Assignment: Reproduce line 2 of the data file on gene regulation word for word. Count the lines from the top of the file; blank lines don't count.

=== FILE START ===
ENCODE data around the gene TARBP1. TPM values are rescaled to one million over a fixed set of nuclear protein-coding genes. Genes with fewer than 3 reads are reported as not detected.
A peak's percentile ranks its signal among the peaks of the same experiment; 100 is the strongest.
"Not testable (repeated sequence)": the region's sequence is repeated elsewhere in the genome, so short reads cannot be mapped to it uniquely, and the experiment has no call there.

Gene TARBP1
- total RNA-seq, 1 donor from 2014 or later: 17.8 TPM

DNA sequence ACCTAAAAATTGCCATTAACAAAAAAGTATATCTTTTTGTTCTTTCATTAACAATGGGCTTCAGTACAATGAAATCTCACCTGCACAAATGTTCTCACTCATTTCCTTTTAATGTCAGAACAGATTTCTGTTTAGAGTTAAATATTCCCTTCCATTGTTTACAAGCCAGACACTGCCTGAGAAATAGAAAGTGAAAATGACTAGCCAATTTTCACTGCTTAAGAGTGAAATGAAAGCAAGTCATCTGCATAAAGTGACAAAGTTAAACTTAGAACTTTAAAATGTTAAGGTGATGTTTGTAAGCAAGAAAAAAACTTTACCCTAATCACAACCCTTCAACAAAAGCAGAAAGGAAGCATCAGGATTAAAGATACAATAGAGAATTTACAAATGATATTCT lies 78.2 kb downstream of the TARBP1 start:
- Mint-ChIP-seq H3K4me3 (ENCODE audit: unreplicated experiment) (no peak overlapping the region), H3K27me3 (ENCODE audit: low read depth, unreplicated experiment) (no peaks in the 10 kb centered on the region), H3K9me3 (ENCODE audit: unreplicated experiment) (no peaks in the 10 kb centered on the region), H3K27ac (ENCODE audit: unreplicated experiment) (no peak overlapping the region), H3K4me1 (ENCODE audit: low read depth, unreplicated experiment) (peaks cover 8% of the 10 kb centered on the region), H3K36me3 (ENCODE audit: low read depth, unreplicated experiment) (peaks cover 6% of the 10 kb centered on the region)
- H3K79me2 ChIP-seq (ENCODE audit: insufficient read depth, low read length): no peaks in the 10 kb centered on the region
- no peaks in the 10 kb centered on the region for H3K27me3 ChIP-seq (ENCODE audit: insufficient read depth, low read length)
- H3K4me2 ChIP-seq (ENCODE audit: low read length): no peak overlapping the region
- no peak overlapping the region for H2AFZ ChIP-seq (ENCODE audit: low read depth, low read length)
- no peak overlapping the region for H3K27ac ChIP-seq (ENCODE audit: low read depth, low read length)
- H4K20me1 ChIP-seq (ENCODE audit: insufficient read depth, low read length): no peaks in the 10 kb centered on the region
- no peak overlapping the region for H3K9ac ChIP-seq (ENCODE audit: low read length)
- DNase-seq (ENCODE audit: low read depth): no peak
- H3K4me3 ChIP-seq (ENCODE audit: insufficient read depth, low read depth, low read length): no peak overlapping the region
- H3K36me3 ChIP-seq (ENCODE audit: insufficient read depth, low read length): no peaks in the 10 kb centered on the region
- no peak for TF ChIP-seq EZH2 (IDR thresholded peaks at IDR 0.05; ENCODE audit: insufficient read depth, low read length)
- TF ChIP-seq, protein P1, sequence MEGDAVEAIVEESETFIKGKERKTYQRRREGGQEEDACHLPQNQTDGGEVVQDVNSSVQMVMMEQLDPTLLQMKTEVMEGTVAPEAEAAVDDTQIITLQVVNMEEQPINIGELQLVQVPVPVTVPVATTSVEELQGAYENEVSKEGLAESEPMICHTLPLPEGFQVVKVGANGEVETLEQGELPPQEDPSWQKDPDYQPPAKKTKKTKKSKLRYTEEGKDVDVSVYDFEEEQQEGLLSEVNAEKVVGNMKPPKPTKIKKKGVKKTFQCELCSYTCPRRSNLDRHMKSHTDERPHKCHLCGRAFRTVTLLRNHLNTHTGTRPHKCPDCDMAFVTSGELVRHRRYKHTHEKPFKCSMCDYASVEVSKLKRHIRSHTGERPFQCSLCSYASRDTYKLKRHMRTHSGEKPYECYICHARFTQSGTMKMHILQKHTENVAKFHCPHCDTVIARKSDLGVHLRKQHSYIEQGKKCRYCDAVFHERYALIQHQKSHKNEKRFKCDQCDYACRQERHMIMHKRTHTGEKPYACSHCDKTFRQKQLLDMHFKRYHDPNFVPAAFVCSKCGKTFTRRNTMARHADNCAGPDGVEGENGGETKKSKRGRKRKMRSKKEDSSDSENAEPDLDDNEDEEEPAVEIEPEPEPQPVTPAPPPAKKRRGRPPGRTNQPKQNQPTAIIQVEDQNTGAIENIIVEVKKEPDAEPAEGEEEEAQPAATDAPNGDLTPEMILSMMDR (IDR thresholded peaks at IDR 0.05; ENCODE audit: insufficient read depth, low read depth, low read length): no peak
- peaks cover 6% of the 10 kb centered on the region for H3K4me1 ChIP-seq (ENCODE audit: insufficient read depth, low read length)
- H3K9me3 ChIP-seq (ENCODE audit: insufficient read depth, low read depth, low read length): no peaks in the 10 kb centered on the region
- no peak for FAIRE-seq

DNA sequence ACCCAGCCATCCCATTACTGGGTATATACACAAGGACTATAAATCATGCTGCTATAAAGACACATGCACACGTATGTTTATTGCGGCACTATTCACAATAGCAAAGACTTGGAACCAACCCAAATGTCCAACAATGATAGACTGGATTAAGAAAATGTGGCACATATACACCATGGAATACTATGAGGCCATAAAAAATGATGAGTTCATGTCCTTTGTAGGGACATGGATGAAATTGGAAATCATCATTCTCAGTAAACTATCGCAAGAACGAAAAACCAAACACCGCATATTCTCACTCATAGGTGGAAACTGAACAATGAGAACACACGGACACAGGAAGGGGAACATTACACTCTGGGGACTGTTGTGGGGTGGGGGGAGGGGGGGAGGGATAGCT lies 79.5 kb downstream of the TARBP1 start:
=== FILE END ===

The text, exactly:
A peak's percentile ranks its signal among the peaks of the same experiment; 100 is the strongest.